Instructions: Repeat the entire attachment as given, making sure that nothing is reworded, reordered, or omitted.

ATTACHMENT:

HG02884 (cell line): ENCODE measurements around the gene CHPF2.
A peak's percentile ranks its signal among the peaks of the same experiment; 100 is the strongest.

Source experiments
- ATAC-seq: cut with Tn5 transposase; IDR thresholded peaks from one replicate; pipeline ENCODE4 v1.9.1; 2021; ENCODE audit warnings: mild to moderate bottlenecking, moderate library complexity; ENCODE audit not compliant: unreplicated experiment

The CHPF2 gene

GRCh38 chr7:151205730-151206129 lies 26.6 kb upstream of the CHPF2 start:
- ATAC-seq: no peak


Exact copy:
HG02884 (cell line): ENCODE measurements around the gene CHPF2.
A peak's percentile ranks its signal among the peaks of the same experiment; 100 is the strongest.

Source experiments
- ATAC-seq: cut with Tn5 transposase; IDR thresholded peaks from one replicate; pipeline ENCODE4 v1.9.1; 2021; ENCODE audit warnings: mild to moderate bottlenecking, moderate library complexity; ENCODE audit not compliant: unreplicated experiment

The CHPF2 gene

GRCh38 chr7:151205730-151206129 lies 26.6 kb upstream of the CHPF2 start:
- ATAC-seq: no peak